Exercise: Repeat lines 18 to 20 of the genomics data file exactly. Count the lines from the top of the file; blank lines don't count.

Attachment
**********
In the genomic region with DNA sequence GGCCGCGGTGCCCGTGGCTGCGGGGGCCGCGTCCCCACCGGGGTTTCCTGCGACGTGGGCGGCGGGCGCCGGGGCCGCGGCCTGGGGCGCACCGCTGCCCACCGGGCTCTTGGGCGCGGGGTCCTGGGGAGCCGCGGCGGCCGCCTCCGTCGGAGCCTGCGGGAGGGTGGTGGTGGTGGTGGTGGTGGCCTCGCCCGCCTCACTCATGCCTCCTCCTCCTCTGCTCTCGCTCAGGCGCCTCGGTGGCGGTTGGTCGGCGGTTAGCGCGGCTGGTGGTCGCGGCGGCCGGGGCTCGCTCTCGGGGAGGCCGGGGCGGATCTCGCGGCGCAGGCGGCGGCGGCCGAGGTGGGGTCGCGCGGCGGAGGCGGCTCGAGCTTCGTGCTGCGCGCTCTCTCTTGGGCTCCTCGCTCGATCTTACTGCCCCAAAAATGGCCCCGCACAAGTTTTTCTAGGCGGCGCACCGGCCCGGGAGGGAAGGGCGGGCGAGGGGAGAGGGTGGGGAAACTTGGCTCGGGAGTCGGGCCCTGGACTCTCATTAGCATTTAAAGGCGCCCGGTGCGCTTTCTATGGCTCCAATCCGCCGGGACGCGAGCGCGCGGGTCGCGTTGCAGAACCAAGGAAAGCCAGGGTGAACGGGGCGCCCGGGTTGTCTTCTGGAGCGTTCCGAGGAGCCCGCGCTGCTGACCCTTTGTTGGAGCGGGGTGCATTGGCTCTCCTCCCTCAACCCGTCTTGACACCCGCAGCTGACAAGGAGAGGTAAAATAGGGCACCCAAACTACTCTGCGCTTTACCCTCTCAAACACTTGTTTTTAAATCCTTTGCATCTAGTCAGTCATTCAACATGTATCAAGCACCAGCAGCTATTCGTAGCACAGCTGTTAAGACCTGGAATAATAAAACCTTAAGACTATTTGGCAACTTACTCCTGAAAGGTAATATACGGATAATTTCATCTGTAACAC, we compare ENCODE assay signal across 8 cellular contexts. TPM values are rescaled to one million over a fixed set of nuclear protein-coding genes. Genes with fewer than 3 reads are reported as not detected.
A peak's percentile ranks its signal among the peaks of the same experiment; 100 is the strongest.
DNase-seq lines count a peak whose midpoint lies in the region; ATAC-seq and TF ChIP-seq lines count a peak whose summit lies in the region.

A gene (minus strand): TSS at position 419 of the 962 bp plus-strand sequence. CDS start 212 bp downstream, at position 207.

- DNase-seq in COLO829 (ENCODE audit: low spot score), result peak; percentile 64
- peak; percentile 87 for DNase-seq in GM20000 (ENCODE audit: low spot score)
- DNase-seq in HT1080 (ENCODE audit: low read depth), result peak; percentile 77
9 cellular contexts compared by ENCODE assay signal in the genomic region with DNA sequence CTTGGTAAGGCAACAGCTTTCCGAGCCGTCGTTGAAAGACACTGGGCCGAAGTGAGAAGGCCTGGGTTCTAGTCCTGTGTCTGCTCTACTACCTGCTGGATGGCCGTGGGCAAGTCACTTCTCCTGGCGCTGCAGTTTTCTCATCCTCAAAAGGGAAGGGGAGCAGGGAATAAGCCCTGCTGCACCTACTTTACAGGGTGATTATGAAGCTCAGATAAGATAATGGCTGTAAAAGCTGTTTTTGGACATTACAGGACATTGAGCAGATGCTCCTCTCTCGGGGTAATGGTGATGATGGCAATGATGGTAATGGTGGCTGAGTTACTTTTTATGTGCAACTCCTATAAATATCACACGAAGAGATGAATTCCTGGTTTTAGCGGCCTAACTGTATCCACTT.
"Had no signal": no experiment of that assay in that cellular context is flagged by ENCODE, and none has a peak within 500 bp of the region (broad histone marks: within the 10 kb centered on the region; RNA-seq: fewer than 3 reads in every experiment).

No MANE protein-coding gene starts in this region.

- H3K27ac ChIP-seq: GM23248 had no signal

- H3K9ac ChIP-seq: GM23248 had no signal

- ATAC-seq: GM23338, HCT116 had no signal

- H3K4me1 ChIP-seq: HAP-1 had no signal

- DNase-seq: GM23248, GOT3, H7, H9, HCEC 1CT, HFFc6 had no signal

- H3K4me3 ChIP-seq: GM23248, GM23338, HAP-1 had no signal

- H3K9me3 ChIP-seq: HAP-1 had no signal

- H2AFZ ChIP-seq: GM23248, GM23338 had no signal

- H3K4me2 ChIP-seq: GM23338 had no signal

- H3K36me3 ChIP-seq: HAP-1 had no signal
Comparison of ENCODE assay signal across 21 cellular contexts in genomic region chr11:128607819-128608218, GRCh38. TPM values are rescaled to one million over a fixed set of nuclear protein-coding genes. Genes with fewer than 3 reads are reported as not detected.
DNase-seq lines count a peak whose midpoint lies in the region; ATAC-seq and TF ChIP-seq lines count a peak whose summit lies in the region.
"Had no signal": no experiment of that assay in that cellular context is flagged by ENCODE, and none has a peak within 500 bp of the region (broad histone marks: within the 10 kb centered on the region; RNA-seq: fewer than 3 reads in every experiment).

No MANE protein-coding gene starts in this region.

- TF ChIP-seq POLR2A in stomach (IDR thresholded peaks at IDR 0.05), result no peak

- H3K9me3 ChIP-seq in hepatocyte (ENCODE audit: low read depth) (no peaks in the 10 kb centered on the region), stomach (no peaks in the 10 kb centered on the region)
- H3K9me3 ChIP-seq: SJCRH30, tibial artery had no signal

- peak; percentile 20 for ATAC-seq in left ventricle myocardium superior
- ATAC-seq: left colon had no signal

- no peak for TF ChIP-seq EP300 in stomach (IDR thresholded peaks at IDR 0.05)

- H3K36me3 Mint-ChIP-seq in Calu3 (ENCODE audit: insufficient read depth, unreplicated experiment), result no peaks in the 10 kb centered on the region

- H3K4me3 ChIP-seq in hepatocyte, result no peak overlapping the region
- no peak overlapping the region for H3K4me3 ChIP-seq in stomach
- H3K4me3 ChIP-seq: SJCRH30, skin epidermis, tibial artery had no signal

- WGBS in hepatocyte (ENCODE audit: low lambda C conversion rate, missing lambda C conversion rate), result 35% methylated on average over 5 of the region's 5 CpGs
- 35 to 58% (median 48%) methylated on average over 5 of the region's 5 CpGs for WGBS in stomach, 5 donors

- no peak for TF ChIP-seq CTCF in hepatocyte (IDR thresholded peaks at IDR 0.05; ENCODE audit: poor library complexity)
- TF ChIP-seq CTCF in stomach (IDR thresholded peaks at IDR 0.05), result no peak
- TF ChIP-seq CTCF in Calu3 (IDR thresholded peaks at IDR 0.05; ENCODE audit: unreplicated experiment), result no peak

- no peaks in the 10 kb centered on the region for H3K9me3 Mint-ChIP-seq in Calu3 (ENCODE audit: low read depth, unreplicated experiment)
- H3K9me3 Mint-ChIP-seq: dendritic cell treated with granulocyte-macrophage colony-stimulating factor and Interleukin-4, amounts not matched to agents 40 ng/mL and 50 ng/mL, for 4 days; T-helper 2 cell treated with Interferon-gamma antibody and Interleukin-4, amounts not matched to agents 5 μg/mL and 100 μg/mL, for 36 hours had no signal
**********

- H2AFZ ChIP-seq: GM23248, GM23338 had no signal

- H3K4me2 ChIP-seq: GM23338 had no signal

- H3K36me3 ChIP-seq: HAP-1 had no signal